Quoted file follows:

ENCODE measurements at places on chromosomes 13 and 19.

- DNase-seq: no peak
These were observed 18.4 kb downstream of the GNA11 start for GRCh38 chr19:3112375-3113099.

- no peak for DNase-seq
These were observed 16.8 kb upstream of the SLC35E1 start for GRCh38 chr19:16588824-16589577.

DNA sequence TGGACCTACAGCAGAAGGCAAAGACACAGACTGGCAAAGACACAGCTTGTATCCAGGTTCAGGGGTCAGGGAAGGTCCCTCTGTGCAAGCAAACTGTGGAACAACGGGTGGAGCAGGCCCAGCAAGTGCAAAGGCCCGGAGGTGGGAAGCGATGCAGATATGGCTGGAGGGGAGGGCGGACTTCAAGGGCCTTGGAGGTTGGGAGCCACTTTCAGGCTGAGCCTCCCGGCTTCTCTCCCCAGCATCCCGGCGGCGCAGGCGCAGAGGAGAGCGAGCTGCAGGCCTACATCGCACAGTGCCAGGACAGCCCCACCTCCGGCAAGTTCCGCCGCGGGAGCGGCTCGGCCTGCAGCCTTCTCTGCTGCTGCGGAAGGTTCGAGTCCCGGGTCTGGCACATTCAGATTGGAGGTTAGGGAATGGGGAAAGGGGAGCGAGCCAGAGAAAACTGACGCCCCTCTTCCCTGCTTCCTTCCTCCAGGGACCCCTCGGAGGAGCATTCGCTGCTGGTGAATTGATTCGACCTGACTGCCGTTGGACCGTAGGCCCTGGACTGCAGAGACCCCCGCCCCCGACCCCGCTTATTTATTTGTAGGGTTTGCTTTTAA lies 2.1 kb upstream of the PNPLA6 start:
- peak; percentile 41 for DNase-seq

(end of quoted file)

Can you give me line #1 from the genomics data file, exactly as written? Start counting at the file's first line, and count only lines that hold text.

ENCODE measurements at places on chromosomes 13 and 19.